But that all came later, after Roy’s situation resulted in a first-hand encounter with a time-tested southern Appalachian solution to unexpected pregnancy. Whatever Roy and his girlfriend had decided, her family had their own ideas, and one night shortly after I had sent Stanley to the Doc, I was awakened by yelling outside my window.
The father of Roy’s girlfriend, flanked by his two sons, was facing the building’s second-floor balcony, where Roy was standing, shirtless, revolver in hand. The girl was behind her dad, at the rear of a mud-spattered car that I took to be the family sedan.
The yelling was mostly from Roy and mostly along the lines of “I’m not the one knocked her up.” The father’s arguments were measured, spoken quietly and determinedly. It was evident that the pistol in Roy’s hand was the reason he and his sons had not bounded up the stairs for a more physical confrontation.
As other lights came on in the building, the girl and her family climbed back into the car and retreated. The next day I asked Roy what all the yelling was about. He didn’t say much – just that he didn’t think he would need the abortionist’s services.
I don’t know whether his girlfriend had the baby or not. There could have been a marriage of convenience to a family friend to provide the child a name, or she could have visited a Crittenton home. Roy wasn’t saying. But he did ask me to help him move his cows to another farm, on the other side of Knoxville about 70 miles from the girl’s home county.
A few months later, Roy graduated and moved back home to Virginia. Eventually, the Doc retired – with Roe v. Wade, his services no longer needed.

Cooke, Lenny and the hooker



Lenny woke me about noon on a Saturday, early fall, pounding on my apartment door. He was upset.

“Cooke nearly did it last night,” he said. Cooke (all the names have been changed) was a buddy from school. We were all two or three years graduated, and Lenny had spent six months in the Navy until given a medical discharge. I was a junior at the University of Tennessee and Lenny had just enrolled. Cooke, who graduated high school only because the principal was tired of dealing with him, was not exactly college material. He was working a menial job.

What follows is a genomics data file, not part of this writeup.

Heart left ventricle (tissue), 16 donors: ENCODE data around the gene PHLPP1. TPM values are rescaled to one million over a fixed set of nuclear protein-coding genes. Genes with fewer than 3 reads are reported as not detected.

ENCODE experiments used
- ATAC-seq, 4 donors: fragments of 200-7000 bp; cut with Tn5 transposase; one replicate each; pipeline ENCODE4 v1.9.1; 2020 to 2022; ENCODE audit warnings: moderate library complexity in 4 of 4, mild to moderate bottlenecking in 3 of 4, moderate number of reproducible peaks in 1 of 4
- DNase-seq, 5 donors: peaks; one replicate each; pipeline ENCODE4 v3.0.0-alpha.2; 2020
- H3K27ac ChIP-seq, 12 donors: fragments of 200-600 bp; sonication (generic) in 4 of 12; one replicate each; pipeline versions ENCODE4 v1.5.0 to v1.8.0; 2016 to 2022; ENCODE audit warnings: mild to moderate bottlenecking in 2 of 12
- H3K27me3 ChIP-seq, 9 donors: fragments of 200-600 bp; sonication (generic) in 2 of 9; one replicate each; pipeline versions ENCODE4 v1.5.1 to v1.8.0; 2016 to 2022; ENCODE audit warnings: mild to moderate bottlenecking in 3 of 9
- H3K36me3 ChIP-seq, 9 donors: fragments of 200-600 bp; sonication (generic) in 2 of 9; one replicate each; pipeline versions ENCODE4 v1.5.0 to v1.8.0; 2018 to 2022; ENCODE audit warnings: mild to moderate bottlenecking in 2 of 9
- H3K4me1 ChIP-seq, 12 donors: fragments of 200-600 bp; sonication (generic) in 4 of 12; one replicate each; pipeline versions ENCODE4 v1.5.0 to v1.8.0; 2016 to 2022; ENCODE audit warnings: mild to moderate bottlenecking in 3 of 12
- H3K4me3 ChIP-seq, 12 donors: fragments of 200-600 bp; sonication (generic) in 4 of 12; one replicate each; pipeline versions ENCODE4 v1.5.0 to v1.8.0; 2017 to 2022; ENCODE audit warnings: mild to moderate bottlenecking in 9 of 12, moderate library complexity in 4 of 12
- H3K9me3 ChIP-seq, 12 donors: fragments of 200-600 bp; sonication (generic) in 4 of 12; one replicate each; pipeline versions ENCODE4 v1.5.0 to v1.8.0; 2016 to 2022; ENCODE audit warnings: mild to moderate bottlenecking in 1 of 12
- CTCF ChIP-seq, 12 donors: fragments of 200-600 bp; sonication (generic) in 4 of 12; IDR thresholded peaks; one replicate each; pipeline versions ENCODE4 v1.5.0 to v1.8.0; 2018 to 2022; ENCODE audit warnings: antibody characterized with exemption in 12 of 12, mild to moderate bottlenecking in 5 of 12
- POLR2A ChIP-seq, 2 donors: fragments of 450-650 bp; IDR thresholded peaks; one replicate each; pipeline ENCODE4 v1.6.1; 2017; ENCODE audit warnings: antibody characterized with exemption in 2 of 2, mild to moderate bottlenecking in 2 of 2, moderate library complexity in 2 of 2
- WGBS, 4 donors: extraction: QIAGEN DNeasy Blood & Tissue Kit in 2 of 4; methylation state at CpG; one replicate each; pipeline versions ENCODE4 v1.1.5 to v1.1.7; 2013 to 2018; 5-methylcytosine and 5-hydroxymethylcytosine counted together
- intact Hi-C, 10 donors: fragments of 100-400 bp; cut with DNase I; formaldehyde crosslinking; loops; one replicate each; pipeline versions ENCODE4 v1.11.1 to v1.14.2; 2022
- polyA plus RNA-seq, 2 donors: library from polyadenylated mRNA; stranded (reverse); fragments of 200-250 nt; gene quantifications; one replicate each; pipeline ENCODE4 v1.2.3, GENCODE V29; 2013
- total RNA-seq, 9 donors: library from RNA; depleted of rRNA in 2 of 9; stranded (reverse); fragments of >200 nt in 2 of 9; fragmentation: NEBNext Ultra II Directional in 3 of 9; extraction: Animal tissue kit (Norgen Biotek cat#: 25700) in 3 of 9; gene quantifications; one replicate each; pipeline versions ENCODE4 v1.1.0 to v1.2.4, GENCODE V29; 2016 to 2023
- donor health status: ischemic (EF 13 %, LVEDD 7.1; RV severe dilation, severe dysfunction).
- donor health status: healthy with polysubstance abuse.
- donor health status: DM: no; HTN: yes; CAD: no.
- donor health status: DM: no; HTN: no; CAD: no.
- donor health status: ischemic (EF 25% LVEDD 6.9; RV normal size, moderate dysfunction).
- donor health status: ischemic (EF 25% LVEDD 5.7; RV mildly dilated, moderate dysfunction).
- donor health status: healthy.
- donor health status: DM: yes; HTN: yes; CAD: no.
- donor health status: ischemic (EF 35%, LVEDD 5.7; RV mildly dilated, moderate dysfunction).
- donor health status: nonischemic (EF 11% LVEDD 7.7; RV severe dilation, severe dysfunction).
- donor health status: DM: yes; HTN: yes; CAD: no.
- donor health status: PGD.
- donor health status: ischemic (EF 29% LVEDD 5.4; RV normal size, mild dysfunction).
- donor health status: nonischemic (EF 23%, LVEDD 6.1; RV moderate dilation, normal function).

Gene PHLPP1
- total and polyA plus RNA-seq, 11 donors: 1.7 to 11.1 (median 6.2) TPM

The “it” that Lenny was talking about? Cooke was the kind of guy who, consensus had it, would eventually get himself – and whoever happened to be with him – thrown into jail. Our high school’s “Most Likely to End Up in Prison Stripes.”

I calmed Lenny and we got into his yellow Volkswagen Beatle and went to Brownie’s on the Strip for a burger – and an explanation. Stories involving Cooke were always interesting. And sometimes frightening. Carefully trying to edge the Bug into a spot too small to be designated for parking, Lenny cursed his car. “It was part of the problem,” he said.

Though he had his own wheels, Lenny was living with his parents, a half-dozen miles from my off-campus apartment. And Cooke, who did not have a car, had shown up at his house about 9 the night before.

They had made the usual rounds: Blue Circle, Pizza Palace, Tic Toc, Shoney’s on Broadway. After filling the gas tank, Lenny said, he was left with a couple of bucks. Cooke said he had five dollars, “so we didn’t do anything except cruise.” They finally landed a back-row spot at the Palace.

Cooke tried talking up a couple of girls, but, Lenny pointed out, it’s hard to get much action when you’re in a yellow VW.

Cooke was a talker all right. And he had a way with the women – until they got to know him. In high school, he convinced one of the teachers, a single woman who had a pristine, big-finned, two-tone 1959 Dodge, into loaning him her car in the afternoon when we were supposed to be in study hall. I accompanied him a couple of times, cruising the drive-ins.
But there weren’t a lot of cruisers out during school hours, and he had to have the car back by the final bell. He did garner attention a couple of times when I was with him, managing to burn rubber in spite of the car’s automatic transmission and push-button gear-shift.